[tex]E_r = {{\int \rho dv}\over{4 \pi \epsilon R^2}}[/tex]

    Notice that the field at any radius only depends on the charge density that is inside that radius. This is because the effects of the outside charges perfectly cancel. You could prove this yourself by doing the integration over exterior spherical shells of charge, but Gauss' Law already tells you this directly. The logic is a little subtle, but it depends on the fact that there is spherical symmetry in this case.

    So now you have a formula for which you can substitute in the exact function for the charge density. Just integrate it out and you will have the function E(R), which is really the E(r) you are looking for.
  7. Thank you! :D That's a much more understandable way to show it for me (math major).
    I was looking over what you just explained and looking back at what I did the post beforehand and I think that's actually what I attempted to do, but I'm not 100% sure I did it all right, and is it okay to substitute in 4/3[pi]r^3 for V?
  8. No, you have to do the integration out. If [tex]\rho[/tex] were constant then you could factor it out of the integral and use [tex]\rho V[/tex] with V being the volume of the chosen sphere. However, in this case [tex]\rho[/tex] is constant for changes in the [tex]\phi[/tex] and [tex]\theta[/tex] coordinates, but not the radial coordinate. Just plug into the formula for charge density and do the integral out slowly.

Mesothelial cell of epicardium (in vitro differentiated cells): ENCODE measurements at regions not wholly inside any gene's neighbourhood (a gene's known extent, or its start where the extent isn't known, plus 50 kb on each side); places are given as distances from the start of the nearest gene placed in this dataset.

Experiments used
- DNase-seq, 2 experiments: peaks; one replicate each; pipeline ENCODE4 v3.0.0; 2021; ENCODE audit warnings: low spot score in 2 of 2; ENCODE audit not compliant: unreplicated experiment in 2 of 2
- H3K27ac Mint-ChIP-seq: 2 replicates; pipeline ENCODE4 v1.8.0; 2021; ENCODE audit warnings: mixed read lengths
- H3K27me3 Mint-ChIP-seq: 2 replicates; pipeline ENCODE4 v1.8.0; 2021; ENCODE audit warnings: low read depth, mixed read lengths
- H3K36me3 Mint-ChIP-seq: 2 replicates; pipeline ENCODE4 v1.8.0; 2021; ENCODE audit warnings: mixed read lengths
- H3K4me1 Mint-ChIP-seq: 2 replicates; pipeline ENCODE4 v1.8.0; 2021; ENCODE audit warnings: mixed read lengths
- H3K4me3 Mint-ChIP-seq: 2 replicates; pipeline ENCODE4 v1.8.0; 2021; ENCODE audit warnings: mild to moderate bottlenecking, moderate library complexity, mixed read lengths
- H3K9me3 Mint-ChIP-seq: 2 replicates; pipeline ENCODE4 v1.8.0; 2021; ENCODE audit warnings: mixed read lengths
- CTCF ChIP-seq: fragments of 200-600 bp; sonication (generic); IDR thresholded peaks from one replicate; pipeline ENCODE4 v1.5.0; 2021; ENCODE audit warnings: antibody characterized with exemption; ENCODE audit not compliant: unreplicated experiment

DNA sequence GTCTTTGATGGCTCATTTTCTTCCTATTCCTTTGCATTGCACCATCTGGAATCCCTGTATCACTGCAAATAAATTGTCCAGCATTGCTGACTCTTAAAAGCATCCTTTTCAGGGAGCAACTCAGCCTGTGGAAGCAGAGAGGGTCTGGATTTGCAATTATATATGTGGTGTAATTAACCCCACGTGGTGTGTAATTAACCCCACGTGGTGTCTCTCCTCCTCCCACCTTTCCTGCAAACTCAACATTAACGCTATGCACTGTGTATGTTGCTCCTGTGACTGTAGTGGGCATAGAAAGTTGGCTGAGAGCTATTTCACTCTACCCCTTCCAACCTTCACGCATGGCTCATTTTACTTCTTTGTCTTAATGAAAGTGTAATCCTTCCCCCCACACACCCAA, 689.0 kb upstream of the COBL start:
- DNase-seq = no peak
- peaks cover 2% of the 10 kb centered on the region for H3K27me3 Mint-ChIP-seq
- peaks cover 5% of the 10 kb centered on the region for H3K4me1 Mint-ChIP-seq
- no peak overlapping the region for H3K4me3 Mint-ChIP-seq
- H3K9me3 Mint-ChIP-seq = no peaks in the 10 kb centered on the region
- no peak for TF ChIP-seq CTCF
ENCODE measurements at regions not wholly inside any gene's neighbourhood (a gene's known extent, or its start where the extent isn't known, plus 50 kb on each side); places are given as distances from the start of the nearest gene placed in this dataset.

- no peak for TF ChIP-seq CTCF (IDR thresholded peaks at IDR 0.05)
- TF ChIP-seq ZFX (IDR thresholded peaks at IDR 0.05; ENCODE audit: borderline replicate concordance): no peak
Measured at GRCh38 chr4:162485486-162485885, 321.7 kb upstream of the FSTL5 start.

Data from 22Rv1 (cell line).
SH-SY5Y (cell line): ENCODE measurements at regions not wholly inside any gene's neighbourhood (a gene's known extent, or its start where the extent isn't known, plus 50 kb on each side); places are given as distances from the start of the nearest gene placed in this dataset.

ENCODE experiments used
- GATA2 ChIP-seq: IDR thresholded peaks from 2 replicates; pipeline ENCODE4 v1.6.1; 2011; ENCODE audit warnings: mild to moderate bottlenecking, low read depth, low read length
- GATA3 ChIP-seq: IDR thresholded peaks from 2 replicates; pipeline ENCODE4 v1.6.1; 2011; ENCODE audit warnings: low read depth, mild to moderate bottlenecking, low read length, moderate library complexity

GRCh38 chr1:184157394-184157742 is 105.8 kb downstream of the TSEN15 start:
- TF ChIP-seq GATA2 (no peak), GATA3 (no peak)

9. Ahh, alright, I'll try that! Thanks.

    Though this is my worst subject in physics (though you can probably tell? :( ) and I'm REALLY bad at integrating in physics, great at it in math, but have trouble grasping it in physics for some reason. I also have to leave for a couple hours, so (if you don't mind!) could you leave the answer here so I could check my results after I get back and work through it.

    And thanks for all the help on this, I hope my denseness in this area hasn't made it too difficult.

  10. Well, that assumes that I have actually worked it out, which I have not.

    It's quite simple, but should be worked out slowly to avoid mistakes.

    It's well in your wheelhouse if you are a math major. :cool:
  11. Lol, well like I said, I haven't quite grasped integrating in physics. Math is easy since variables there don't usually actually stand for anything. I have made some mistakes in the past in this area, and usually learn from them best by seeing the correct answer and being able to compare mine to it, finding where my mistake was (and I never make that mistake again), which is why I asked for yours. :p

    But since you don't have it, I understand if you don't feel like working through it for me (especially if it's long), but if you are up for it (or anyone else on this forum who happens to check out this thread) I would be very appreciative if you would post the final result (and any major step if you feel like that as well -though I can usually figure those out when I see the final result)

    Thanks!! <3's